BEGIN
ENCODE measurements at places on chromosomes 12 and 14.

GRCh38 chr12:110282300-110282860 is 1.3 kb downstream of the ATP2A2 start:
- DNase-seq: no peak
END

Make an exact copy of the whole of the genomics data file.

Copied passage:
ENCODE measurements at places on chromosomes 12 and 14.

GRCh38 chr12:110282300-110282860 is 1.3 kb downstream of the ATP2A2 start:
- DNase-seq: no peak